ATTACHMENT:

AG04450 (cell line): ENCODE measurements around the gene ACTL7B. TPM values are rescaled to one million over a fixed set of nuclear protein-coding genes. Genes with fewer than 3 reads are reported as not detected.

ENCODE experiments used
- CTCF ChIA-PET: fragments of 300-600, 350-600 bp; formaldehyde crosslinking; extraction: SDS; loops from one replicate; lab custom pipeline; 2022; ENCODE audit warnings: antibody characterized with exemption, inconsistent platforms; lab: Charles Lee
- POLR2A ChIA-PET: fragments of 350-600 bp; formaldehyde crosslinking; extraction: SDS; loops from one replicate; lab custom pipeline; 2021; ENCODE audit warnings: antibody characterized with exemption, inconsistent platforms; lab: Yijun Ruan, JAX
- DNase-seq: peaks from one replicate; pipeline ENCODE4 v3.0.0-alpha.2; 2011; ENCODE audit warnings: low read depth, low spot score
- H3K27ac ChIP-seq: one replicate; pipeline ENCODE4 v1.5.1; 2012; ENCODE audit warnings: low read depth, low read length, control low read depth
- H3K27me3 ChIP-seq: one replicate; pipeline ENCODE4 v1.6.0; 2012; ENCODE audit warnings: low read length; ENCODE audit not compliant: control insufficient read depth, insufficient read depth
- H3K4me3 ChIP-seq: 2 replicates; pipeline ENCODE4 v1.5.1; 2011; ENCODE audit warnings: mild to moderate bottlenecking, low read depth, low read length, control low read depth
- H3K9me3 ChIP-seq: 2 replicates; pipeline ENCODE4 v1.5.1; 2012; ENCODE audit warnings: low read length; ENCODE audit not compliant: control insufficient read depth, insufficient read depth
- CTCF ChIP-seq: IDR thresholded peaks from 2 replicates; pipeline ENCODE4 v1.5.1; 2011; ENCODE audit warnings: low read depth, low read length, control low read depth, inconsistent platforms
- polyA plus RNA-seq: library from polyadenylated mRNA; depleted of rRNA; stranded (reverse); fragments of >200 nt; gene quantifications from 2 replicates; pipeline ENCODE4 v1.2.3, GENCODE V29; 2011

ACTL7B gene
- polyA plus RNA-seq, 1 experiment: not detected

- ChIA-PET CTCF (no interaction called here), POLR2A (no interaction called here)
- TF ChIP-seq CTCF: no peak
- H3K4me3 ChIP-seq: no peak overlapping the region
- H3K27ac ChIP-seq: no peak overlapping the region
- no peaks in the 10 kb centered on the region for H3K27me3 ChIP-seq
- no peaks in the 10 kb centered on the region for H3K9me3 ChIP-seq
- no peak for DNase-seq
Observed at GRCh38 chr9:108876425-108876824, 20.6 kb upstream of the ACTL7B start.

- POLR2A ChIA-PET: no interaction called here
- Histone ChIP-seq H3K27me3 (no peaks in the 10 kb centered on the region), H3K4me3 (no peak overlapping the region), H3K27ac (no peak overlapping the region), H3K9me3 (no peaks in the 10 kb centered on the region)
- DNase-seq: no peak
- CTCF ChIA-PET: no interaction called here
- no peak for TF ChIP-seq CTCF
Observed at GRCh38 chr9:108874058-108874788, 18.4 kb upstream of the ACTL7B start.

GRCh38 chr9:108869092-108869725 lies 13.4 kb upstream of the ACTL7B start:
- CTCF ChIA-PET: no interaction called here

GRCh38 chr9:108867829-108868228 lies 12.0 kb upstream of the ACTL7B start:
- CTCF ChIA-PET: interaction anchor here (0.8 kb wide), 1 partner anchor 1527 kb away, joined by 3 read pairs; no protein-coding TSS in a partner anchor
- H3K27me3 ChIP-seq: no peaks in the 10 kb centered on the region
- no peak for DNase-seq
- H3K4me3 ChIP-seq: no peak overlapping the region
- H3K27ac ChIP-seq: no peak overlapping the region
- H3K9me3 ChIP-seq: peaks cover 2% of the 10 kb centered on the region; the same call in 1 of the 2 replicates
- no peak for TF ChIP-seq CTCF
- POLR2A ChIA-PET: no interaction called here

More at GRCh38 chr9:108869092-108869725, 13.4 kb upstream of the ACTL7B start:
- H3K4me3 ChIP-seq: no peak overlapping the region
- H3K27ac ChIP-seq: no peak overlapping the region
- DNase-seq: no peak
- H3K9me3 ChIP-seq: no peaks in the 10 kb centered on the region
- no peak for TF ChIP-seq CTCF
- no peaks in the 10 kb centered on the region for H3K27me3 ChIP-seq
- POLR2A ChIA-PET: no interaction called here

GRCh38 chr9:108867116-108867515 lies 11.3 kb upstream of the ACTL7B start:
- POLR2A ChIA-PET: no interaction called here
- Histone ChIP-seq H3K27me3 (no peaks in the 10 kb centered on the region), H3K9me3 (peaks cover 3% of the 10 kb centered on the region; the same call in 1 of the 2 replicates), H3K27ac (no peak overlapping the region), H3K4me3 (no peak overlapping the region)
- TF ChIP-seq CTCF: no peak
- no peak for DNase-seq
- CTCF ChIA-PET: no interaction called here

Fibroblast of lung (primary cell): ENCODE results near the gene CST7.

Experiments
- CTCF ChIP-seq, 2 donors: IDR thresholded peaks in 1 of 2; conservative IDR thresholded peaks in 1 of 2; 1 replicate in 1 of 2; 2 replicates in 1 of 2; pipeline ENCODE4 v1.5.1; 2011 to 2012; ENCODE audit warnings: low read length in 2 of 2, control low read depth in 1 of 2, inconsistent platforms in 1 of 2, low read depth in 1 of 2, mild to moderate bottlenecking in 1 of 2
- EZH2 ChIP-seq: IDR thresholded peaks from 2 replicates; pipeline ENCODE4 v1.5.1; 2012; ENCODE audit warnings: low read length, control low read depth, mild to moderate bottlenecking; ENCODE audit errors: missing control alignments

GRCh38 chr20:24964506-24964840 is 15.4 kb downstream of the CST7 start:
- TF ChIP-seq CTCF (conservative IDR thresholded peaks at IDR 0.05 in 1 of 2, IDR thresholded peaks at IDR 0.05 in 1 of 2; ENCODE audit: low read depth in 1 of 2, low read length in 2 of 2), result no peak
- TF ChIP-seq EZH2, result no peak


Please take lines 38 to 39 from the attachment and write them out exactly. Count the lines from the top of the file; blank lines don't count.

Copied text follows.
- POLR2A ChIA-PET: no interaction called here

More at GRCh38 chr9:108869092-108869725, 13.4 kb upstream of the ACTL7B start: